We have liftoff! The Women’s Action Alliance Canberra (WAAC) is now officially A Thing, so the patriarchy is on notice. Over two dozen women attended (with the same number otherwise disposed, but keen to be kept in The Loop — more on that in a later post), indicating a pretty strong interest in fighting for the well-being of women and girls in a hypersexualised, neo-liberal culture. We had women and girls aged 12 to 78 attend, from all sorts of backgrounds: Christian, Muslim, European, Middle-Eastern, Asian, British … and a few Skips, as well 😉
The night began with an orientation talk by Megan, outlining how feminism had changed since the second wave of the late 1960s and early 1970s. The main shift she noted was a dangerous move into an individualist identity politics of ‘choice’ and ‘agency’ in which anything a woman does or says has become interpreted as a feminist statement because a woman does or says it. The loss of words to define women’s experience (e.g., oppression, subordination, degradation, class consciousness, male supremacy, sexist), and how this loss prevents us from naming our condition, was also commented on.
Megan then went on to describe the ‘3 Ps’ — patriarchy, pornography, and prostitution — and how they are affecting the lives of women and girls. In particular, the industrial elements of the so-called ‘sex trade’ and porn were exposed. For example, the prostitution industry’s dishonest use of language to obscure what happens to people who are prostituted was pointed out (e.g., ‘business practices’ to mean ‘pimping’, ‘contract breach’ to mean ‘rape’, ‘international marriage community’ to mean ‘sex trafficking’), as was porn’s eroticisation of male violence towards women, and the inherent sexualisation of women’s subordination in pornographic imagery.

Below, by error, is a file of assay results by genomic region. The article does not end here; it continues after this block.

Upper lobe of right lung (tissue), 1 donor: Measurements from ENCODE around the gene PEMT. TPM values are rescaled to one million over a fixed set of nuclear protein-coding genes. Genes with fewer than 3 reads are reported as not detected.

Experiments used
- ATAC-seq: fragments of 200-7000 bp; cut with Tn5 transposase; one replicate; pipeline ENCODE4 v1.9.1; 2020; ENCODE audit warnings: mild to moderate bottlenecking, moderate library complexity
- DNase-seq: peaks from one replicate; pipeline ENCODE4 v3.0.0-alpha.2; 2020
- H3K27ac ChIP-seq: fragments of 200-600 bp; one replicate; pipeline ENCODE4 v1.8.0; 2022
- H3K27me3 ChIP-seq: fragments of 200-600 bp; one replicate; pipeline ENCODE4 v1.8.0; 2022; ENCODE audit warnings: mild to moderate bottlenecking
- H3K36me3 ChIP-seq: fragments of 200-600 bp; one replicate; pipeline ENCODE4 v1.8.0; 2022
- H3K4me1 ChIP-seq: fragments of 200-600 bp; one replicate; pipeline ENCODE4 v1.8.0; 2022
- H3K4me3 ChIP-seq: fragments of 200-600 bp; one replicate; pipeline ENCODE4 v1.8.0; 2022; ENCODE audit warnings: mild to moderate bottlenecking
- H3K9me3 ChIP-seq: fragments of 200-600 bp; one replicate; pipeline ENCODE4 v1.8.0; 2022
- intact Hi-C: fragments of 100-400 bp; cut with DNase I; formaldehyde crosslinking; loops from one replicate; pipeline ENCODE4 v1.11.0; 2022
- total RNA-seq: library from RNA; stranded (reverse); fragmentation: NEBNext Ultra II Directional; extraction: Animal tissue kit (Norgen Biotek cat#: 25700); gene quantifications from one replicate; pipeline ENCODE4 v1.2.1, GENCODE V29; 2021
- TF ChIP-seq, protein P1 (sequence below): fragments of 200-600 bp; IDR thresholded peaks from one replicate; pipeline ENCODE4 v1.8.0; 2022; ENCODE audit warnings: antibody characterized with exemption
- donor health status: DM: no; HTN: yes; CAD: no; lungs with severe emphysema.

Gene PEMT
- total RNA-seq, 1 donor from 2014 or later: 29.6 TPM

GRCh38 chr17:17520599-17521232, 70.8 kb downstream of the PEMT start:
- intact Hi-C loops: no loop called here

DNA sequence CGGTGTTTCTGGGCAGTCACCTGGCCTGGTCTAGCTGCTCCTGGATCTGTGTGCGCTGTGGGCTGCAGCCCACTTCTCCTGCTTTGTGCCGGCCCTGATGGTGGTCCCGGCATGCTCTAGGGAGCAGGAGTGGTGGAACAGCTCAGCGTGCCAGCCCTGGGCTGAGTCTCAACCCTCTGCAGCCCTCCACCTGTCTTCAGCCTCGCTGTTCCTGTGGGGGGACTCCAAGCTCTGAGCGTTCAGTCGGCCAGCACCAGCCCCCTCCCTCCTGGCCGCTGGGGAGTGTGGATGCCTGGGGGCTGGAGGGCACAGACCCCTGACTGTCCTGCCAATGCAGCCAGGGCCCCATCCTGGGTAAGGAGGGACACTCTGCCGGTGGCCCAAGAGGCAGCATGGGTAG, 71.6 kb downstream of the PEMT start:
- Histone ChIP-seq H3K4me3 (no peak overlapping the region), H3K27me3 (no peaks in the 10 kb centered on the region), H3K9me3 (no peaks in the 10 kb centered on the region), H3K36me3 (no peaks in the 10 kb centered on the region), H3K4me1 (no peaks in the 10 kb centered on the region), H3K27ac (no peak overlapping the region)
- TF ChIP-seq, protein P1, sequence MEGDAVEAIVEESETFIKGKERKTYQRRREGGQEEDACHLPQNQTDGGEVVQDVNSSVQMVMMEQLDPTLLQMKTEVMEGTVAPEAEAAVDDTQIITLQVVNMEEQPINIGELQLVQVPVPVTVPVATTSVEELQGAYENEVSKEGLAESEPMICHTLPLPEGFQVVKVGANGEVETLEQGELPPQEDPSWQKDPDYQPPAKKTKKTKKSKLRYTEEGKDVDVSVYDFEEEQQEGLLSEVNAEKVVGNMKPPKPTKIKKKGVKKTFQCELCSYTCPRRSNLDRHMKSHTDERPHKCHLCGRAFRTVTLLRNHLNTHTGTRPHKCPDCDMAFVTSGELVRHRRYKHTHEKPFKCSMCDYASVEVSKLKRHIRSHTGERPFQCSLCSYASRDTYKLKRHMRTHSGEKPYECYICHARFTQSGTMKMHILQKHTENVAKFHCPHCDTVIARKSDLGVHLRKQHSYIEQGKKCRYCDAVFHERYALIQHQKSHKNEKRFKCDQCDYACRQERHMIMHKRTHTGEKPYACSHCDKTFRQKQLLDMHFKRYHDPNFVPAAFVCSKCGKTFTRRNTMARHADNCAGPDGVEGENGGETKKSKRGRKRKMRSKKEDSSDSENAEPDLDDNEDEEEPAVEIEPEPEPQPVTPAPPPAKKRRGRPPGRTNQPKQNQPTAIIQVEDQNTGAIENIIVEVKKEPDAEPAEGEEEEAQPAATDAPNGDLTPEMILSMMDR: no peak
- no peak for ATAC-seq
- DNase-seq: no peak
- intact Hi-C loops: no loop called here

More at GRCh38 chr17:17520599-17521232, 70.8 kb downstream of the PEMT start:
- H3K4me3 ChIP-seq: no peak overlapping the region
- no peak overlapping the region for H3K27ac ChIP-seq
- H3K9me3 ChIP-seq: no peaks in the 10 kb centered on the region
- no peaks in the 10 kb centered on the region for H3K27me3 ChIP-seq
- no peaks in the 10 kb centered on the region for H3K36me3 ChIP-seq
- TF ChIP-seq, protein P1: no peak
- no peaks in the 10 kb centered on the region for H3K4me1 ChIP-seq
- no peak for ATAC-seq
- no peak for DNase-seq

Finally, the case was made for why a women-only group. It was strongly argued that women need to be free to speak without continually editing their speech for men. It was important, Megan said, for women to be able to define the terms of their own oppression and to be able to organise — without the fear of ‘offending’ men — to fight that oppression.
If you want to read the presentation in full, then download Megan’s WAAC launch speaking notes.
A representative from Collective Shout then took the floor to give an overview of how that organisation campaigns against the objectification of women and the sexualisation of girls. She shared some of Collective Shout’s wins, including the recent dismissal by the Federal Court in Brisbane of an application brought against Collective Shout by Sexpo Limited regarding the display of ads on public busses that included the web address for one of Sexpo’s sponsors, a broadcaster of live streamed sex shows. Talk about a win for David against Goliath!
The night ended with some fun stuff, such as a basic IQ assessment to determine whether or not audience members could identify sexism in Honey Birdette’s hilarious helicopter shoot; a spot-the-difference test, to see if the Women of WAAC know what a clitoris is and where it’s located, even if Teen Vogue doesn’t; a ‘Name That Feminist’ quiz, which showed us how much we knew about men and how little about women; and a quiz that asked some basic questions about feminism, such as, ‘Feminists see men as a) superior, b) equal, or c) inferior’. We were warned that it was a trick question! The final game was ‘Sexism Bingo’, as we flew through sexist, after sexist, after sexist word and saying. Fun — but scary.
Our first official meeting will be held in early June. If you’re in The Loop, you’ll know the details of where and what time. We don’t want to advertise our meetings too much at this stage because of, you know, trolls and all that. But if you’d like to learn more, then email email@example.com and we’ll keep you in The Loop.